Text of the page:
75th Trombone 75th Trombone - 7 months ago 13
Python Question

Why does using None fix Python's mutable default argument issue?

I'm at the point in learning Python where I'm dealing with the Mutable Default Argument problem.

def bad_append(new_item, a_list=[]):
a_list.append(new_item)
return a_list

def good_append(new_item, a_list=None):
if a_list is None:
a_list = []
a_list.append(new_item)
return a_list


I understand that
a_list
is initialized only when the
def
statement is first encountered, and that's why subsequent calls of
bad_append
use the same list object.

What I don't understand is why
good_append
works any different. It looks like
a_list
would still be initialized only once; therefore, the
if
statement would only be true on the first invocation of the function, meaning
a_list
would only get reset to
[]
on the first invocation, meaning it would still accumulate all past
new_item
values and still be buggy.

Why isn't it? What concept am I missing? How does
a_list
get wiped clean every time
good_append
runs?

Answer

The default value of a_list (or any other default value, for that matter) is stored in the function's interiors once it has been initialized and thus can be modified in any way:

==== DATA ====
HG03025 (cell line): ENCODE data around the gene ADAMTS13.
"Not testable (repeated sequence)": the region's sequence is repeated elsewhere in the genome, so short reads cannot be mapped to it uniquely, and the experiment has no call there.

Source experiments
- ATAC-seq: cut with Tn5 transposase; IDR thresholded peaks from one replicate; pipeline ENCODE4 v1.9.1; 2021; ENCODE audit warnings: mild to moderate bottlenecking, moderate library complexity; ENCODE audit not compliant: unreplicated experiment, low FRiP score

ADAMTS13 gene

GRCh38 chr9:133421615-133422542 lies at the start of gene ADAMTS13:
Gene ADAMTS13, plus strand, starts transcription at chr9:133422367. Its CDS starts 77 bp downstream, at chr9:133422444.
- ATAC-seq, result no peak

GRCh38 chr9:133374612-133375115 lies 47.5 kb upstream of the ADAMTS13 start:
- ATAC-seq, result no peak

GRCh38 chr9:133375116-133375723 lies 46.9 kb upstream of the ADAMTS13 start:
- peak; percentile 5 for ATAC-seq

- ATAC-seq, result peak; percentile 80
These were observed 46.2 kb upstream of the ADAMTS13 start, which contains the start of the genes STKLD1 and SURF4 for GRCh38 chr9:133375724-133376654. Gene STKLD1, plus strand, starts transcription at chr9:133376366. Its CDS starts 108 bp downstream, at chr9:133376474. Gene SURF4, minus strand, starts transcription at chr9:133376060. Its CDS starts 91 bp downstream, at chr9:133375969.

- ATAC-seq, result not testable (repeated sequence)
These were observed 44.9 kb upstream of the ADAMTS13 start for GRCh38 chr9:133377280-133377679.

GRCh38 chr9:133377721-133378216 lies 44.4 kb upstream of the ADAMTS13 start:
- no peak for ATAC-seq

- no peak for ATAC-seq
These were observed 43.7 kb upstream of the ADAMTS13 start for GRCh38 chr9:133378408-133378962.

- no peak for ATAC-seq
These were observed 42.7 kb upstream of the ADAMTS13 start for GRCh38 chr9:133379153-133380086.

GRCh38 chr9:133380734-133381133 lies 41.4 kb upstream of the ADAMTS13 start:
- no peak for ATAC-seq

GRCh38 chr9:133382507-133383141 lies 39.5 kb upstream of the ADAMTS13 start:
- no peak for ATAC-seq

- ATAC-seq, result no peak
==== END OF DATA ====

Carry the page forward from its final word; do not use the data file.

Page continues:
>>> def f(x=[]): return x
...
>>> f.func_defaults
([],)
>>> f.func_defaults[0] is f()

So the value in func_defaults is the same which is as well known inside function (and returned in my example in order to access it from outside.

IOW, what happens when calling f() is an implicit x = f.func_defaults[0]. If that object is modified subsequently, you'll keep that modification.

In contrast, an assignment inside the function gets always a new []. Any modification will last until the last reference to that [] has gone; on the next function call, a new [] is created.

IOW again, it is not true that [] gets the same object on every execution, but it is (in the case of default argument) only executed once and then preserved.